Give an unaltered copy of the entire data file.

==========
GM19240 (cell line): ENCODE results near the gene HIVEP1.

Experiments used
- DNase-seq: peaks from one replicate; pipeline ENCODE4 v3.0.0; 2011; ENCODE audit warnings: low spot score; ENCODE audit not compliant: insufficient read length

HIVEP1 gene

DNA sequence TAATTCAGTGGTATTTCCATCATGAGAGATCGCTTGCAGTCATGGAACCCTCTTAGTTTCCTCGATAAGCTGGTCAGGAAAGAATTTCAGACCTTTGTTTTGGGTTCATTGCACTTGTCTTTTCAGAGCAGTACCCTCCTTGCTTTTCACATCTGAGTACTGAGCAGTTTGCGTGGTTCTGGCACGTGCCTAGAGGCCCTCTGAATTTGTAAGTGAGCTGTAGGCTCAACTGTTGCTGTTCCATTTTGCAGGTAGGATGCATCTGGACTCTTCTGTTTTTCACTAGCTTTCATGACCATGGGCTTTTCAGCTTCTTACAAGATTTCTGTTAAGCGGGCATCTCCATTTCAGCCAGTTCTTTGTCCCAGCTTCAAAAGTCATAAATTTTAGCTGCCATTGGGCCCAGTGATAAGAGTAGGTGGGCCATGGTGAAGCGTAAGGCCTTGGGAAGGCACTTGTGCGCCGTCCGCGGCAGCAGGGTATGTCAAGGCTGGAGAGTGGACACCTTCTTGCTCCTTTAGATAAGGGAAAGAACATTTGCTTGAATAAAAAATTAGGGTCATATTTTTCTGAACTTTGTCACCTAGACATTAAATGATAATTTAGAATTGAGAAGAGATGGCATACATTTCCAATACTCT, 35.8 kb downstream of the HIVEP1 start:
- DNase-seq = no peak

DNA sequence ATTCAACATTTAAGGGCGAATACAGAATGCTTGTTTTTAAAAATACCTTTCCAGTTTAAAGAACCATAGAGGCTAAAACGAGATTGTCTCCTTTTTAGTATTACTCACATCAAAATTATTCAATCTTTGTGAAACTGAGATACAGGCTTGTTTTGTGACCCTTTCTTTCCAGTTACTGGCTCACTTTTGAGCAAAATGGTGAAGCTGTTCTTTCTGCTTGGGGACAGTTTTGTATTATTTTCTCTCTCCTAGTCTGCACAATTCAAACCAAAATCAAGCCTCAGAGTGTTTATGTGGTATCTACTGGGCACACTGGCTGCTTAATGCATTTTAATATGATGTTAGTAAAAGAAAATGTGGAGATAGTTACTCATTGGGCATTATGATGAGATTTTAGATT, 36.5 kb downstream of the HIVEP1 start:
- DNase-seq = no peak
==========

GM19240 (cell line): ENCODE results near the gene HIVEP1.

Experiments used
- DNase-seq: peaks from one replicate; pipeline ENCODE4 v3.0.0; 2011; ENCODE audit warnings: low spot score; ENCODE audit not compliant: insufficient read length

HIVEP1 gene

DNA sequence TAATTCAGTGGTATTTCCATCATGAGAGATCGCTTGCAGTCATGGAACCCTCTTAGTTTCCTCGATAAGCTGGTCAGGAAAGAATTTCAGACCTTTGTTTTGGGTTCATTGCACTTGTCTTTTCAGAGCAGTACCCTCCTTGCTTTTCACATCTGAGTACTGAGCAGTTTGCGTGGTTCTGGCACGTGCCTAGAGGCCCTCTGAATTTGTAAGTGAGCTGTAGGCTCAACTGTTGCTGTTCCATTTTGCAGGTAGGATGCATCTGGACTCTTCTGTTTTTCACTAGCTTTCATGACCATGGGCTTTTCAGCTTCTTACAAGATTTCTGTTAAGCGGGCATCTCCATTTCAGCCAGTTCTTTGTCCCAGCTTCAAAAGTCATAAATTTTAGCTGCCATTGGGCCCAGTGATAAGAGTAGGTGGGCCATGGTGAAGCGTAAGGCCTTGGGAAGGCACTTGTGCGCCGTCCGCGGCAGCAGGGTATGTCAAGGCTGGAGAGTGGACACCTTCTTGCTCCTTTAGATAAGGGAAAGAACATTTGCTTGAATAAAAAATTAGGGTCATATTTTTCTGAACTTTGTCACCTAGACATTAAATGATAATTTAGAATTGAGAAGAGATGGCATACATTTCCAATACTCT, 35.8 kb downstream of the HIVEP1 start:
- DNase-seq = no peak

DNA sequence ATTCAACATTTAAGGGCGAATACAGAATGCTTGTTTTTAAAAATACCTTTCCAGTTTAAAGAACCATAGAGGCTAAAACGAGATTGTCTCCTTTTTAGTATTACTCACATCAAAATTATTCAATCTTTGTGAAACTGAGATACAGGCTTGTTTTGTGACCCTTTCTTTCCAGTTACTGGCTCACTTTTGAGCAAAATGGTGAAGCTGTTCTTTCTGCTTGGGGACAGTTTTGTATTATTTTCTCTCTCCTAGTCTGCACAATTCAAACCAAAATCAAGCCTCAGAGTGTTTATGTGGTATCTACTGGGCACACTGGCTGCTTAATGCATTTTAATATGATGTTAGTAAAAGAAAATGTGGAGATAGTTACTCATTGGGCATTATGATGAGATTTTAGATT, 36.5 kb downstream of the HIVEP1 start:
- DNase-seq = no peak